COLUMBIA — Roots 'N' Blues 'N' BBQ's new location at Stephens Lake Park provides a more spacious atmosphere for people once they are at the festival, but getting there will be a bigger issue than in years past.
The previous downtown location provided easy access for festivalgoers with abundant downtown parking, but parking at the new location will be more limited.
To alleviate the parking situation, rented school buses will shuttle fans from downtown garages and five hotels to the park, but festival organizers and city staff disagreed on where to drop people off.
The Columbia City Council on Monday night sided with Thumper Entertainment officials, who want the drop-off to be at the Reichmann parking lot on East Walnut Street.
"We want to have a safe experience," president of Thumper Entertainment Betsy Farris said, "but we also want to be in the customer service business. It's important that our fans are dropped off safely at the festival entrance."
The city's Special Event Committee preferred a drop-off location on Old 63 to limit traffic on East Walnut Street. Should any problems arise in the surrounding neighborhood during the festival, committee members worried that increased traffic on East Walnut Street could slow emergency vehicles from serving the mix of 220 homes and businesses.
The walk from Old 63 to the festival site would require a four-tenths of a mile walk around Stephens Lake to the festival entrance, according to a report to the City Council.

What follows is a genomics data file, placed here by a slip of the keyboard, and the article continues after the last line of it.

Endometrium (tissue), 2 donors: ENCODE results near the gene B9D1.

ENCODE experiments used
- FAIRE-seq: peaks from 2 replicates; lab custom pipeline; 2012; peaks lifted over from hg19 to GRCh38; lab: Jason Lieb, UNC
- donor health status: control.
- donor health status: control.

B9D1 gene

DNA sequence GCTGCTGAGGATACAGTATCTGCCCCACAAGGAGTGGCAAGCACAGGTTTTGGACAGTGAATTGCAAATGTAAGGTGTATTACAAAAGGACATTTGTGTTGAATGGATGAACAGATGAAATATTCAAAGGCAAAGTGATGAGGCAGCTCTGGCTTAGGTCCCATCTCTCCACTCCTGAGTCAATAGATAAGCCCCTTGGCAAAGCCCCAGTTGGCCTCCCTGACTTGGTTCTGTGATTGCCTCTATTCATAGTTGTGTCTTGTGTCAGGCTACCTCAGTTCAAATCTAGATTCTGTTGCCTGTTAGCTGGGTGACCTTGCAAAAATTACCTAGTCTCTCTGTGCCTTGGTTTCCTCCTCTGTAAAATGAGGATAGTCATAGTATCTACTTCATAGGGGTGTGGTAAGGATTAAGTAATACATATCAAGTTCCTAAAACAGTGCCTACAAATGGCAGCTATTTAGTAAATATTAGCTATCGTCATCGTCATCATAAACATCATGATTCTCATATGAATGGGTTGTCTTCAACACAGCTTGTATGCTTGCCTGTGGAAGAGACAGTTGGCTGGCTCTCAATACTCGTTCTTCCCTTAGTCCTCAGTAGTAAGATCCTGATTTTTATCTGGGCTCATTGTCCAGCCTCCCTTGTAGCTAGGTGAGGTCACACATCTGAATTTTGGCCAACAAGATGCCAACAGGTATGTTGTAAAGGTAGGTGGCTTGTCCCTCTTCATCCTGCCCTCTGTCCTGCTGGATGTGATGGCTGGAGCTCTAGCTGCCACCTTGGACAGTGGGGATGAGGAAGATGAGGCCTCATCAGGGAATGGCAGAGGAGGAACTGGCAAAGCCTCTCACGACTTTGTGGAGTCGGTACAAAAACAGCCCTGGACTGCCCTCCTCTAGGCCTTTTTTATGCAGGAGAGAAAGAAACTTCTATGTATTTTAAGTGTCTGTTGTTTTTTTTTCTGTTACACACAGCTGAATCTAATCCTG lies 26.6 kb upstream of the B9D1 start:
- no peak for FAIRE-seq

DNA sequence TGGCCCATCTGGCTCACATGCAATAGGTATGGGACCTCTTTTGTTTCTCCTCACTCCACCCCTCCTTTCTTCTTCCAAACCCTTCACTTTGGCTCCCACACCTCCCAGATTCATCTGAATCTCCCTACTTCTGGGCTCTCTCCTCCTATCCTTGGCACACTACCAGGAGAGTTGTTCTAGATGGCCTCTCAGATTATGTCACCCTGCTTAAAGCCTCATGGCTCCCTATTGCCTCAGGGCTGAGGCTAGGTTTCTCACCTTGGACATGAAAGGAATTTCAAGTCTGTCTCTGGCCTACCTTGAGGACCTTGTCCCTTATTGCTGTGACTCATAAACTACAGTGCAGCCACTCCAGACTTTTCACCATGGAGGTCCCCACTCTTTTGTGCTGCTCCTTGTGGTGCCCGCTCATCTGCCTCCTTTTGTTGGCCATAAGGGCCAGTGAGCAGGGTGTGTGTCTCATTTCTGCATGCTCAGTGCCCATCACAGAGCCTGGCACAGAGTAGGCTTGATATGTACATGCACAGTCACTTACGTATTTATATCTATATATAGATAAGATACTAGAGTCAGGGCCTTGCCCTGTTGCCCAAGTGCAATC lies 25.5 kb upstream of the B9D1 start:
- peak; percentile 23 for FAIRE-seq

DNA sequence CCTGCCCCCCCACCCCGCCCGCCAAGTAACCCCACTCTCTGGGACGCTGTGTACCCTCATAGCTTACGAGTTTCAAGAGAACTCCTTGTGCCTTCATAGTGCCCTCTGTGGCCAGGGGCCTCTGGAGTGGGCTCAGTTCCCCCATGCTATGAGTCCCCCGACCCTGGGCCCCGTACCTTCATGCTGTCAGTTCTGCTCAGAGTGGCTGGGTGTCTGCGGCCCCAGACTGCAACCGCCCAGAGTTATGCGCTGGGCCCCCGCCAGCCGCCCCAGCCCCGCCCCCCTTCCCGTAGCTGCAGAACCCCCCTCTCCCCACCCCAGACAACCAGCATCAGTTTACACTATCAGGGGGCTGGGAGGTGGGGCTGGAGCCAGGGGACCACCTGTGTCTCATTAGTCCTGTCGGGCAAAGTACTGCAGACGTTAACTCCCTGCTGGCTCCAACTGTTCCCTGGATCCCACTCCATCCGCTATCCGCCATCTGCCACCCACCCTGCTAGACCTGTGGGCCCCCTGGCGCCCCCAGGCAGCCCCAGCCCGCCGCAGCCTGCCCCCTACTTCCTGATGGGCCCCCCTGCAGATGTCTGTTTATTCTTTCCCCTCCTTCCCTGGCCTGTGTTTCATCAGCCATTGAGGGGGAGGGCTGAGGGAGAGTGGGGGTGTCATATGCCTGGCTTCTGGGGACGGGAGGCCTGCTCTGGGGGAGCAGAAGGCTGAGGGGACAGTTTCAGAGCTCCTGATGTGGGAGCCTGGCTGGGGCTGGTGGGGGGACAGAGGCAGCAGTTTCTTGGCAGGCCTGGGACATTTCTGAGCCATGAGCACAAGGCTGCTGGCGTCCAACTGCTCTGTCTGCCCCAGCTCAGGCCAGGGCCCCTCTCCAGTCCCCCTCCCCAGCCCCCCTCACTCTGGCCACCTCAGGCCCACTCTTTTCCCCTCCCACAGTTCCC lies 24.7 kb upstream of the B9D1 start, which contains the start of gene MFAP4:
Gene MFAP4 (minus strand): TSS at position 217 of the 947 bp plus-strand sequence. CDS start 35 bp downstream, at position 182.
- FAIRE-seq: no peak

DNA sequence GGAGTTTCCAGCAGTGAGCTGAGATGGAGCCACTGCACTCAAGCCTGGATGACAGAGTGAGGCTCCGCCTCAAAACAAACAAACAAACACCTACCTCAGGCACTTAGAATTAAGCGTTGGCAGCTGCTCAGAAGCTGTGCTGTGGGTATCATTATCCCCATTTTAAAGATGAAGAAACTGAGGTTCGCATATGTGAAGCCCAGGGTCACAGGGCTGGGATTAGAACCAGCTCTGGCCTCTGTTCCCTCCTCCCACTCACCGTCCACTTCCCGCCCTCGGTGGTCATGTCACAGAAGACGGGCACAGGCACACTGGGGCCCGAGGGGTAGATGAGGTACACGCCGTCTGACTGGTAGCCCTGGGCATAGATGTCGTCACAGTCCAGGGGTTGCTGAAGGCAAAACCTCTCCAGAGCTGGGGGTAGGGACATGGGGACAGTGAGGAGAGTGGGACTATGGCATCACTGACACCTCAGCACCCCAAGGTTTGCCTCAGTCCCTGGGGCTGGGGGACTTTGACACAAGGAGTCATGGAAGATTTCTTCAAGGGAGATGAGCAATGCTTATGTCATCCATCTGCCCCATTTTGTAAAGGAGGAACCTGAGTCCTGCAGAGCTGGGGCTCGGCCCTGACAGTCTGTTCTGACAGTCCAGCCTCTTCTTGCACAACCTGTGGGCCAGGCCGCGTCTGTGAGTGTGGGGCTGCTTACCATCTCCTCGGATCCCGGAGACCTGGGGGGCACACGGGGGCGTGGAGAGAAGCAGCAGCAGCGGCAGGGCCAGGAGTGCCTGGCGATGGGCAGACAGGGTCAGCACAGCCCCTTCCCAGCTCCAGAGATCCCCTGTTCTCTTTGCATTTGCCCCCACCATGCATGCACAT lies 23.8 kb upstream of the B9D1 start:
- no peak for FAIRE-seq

At Monday night's meeting, Councilwoman Barbara Hoppe of the Sixth Ward said an influx of 10,000 festivalgoers walking back and forth on the trail by the lake could disturb other people using the park.
The staff is commendably looking at safety, "but too much in this particular instance," Hoppe said.
The City Council unanimously approved the festival plan because organizers have promised to direct traffic at the intersection of Old 63 and East Walnut Street.
"The only people allowed to travel into the neighborhood will be residents who will have a flier displayed in their window," Farris said.
Mayor Bob McDavid told the council he has "deep respect for this iconic event" but felt that it was a lost opportunity to market and get people to use Columbia Transit for the first time.
"I'm disappointed that we will have rented school buses while we have empty FastCAT buses driving around Columbia," McDavid said.
Since fans are accustomed to parking downtown for previous festivals, organizers think they will use the shuttles, Farris said.
"We have had our eyes on the park for more than three years," she said. "We just want to make sure that when the fans come they have a good, safe experience."